Using AncestryDNA results from over a quarter million people, the AncestryDNA science team set out to perform a “genetic census” of the United States. [. . .]As I mentioned, the "Irish" estimates are likely inflated in much of the country, with Scotch-Irish, Scottish, and Welsh probably contributing a considerable part of the "Irish" component outside of the Northeast.
Solely using ethnicity estimated by DNA, these maps reveal spatial patterns that are telling of the ancestral origins of present day Americans: where they came from and where they eventually settled. [. . .]
For example, let’s look at the Scandinavian map. Scandinavian immigrants – from Sweden, Norway, and Denmark – tended to settle in the upper Midwest where geography, culture, and local economics felt familiar to life in the old country.
On the map, these are the greenest regions: the states with the highest amounts of Scandinavian ancestry. In other words, DNA also suggests localized migration of individuals of Scandinavian origin to North Dakota, Minnesota, and neighboring states, with little migration to other U.S. regions. History agrees with genetics!
Look at the Irish ancestry map as another example. The highest statewide averages are concentrated in Massachusetts and other states in the Northeastern U.S. – where many Irish immigrants, forced to leave their homes and lands, settled in the 19th century. Growing numbers of Irish that arrived after the 1820s were often poor and common laborers, and took jobs in the construction of buildings, canals, roads, and railways in cities in the eastern United States.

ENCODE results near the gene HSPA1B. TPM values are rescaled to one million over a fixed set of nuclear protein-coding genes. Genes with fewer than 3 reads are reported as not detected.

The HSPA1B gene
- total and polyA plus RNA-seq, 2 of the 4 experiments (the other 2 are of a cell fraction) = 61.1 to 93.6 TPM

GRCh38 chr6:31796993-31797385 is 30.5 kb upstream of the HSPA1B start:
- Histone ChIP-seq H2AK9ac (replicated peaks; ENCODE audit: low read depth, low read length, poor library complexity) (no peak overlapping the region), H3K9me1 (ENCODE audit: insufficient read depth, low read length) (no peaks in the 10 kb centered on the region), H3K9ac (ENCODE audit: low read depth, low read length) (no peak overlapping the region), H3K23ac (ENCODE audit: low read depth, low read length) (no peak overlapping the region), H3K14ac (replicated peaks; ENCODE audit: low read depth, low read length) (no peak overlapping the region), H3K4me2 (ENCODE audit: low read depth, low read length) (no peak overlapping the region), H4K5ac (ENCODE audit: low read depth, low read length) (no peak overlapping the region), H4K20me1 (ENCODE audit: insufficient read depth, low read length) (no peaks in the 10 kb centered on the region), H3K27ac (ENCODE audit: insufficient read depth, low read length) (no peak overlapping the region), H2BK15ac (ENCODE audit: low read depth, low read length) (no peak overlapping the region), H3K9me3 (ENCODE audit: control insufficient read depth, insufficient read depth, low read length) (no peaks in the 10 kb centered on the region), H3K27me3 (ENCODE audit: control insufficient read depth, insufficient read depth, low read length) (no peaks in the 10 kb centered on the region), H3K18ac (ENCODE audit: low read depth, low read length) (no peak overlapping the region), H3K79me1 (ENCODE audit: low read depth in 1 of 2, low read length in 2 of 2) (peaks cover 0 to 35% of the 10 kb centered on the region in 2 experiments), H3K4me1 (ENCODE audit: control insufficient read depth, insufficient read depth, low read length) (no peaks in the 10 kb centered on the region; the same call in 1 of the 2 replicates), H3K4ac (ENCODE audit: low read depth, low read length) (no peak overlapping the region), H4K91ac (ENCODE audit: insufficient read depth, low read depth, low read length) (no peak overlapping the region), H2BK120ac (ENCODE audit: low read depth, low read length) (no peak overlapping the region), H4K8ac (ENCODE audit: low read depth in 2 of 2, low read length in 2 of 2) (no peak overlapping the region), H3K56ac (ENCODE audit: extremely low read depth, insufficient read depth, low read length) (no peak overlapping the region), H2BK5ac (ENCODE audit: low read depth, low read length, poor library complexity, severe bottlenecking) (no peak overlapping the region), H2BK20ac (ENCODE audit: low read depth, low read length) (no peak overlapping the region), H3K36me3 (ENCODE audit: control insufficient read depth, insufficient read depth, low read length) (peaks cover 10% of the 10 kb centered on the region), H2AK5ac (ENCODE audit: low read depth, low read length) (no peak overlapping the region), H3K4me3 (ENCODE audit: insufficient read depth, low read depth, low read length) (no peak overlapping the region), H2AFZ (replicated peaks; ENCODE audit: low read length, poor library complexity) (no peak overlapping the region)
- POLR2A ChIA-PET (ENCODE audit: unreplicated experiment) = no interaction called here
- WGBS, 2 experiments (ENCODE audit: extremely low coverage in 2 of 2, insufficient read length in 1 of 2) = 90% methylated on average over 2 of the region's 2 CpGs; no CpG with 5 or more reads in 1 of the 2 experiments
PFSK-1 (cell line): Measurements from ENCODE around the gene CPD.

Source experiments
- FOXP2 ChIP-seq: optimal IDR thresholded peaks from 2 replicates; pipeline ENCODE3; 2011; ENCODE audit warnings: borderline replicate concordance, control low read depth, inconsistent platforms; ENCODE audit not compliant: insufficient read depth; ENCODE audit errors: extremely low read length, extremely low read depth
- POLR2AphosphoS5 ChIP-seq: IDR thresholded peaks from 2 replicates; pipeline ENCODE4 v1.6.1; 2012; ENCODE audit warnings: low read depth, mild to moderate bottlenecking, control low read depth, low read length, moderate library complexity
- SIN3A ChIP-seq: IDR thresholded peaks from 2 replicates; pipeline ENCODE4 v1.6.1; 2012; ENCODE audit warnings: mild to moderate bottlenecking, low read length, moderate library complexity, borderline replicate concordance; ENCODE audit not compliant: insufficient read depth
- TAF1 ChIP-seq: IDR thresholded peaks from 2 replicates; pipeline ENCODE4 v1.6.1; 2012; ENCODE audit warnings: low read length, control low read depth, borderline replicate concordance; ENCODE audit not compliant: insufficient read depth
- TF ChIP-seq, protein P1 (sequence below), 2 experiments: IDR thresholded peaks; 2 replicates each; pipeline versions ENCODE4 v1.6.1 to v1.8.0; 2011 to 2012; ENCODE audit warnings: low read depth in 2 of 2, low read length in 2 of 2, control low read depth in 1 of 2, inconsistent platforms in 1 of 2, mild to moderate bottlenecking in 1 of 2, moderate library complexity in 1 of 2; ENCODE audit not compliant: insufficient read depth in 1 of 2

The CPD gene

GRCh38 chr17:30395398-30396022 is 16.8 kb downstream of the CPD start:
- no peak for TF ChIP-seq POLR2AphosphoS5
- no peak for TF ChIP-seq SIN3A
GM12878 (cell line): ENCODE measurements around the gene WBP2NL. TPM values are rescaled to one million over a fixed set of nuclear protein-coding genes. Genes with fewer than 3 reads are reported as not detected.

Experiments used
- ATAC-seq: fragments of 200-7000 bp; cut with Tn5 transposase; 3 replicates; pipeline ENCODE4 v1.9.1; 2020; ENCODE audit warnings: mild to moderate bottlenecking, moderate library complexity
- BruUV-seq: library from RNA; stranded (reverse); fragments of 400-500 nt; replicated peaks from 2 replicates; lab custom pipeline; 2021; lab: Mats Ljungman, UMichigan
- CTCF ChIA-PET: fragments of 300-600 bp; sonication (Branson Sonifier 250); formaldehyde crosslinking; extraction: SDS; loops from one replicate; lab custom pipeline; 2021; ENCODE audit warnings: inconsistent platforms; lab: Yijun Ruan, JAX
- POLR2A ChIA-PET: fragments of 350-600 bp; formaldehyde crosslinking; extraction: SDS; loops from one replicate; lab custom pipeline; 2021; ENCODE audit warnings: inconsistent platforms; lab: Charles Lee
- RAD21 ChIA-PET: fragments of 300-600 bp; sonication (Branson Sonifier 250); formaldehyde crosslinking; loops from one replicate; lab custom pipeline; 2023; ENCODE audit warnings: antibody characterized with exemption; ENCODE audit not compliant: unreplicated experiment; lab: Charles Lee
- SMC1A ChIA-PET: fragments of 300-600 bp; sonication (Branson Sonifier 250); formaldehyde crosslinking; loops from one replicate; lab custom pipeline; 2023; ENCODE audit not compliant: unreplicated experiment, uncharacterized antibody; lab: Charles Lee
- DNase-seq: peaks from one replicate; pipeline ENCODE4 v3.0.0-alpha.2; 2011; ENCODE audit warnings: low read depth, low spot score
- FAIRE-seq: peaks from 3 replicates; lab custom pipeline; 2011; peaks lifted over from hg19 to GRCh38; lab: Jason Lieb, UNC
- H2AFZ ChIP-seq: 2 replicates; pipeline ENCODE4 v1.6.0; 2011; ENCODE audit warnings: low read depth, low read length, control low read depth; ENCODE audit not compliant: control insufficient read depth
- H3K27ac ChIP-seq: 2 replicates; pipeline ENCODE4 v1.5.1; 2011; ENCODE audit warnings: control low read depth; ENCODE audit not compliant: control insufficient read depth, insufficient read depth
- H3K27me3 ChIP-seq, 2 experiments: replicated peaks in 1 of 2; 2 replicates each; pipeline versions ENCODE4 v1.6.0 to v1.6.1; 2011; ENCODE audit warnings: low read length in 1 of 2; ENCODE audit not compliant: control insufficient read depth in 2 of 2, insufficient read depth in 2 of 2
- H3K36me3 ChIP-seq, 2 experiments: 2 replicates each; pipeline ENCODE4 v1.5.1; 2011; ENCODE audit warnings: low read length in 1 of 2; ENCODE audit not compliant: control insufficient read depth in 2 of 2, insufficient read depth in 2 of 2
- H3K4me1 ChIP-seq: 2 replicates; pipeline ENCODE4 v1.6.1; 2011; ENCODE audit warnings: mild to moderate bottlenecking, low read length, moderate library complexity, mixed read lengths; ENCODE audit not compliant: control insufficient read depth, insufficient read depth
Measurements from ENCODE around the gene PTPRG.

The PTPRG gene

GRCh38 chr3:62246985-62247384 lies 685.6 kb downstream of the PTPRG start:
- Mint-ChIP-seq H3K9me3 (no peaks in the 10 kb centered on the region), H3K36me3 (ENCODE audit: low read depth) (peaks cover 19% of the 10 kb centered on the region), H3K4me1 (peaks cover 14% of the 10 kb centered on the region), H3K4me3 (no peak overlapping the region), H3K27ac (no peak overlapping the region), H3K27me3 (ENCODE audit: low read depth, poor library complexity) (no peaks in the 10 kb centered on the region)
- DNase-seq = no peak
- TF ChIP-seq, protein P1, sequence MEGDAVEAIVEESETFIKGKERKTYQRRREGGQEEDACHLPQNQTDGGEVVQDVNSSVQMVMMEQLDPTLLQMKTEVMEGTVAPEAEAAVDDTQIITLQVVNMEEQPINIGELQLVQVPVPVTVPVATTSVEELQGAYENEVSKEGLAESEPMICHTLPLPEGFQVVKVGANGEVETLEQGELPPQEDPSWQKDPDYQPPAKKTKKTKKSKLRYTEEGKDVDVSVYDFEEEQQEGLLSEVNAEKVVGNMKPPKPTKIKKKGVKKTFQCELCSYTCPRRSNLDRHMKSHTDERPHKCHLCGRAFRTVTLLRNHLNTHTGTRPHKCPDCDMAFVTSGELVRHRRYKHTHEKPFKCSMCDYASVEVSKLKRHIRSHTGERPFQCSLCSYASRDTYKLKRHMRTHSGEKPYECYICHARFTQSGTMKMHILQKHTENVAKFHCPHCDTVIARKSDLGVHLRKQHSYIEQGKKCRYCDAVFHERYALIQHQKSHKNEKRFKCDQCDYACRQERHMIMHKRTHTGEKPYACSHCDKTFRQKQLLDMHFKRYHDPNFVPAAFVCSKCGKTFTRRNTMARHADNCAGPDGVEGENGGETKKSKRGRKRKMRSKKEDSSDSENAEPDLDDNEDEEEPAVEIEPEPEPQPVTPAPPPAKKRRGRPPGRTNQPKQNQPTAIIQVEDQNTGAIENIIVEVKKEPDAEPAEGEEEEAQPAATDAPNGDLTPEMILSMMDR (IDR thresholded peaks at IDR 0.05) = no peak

Many of these cities still show the highest average amounts of Irish ethnicity in the U.S. today! DNA affirms that many descendants of Irish immigrants still live where their ancestors initially settled – in the Northeast.
GREAT BRITAIN AND WESTERN EUROPE ETHNICITY
If you look at the maps for Great Britain and Europe West, you see that other ancestries are more widespread across the whole country. Leading up to the Boston Tea Party and the Declaration of Independence in 1776, large numbers of Europeans arrived in what is now the U.S., in some cases to escape religious persecution. While there were subsequently many waves of immigration, individuals primarily from Western Europe and Great Britain were our first Americans.
That we see British ancestry in many people of the U.S. may be evidence of the long history of individuals from Great Britain migrating to the United States, and far and wide across those states.
A Genetic Census of America
More complete AncestryDNA estimates of genetic ancestry by state (interactive maps at link):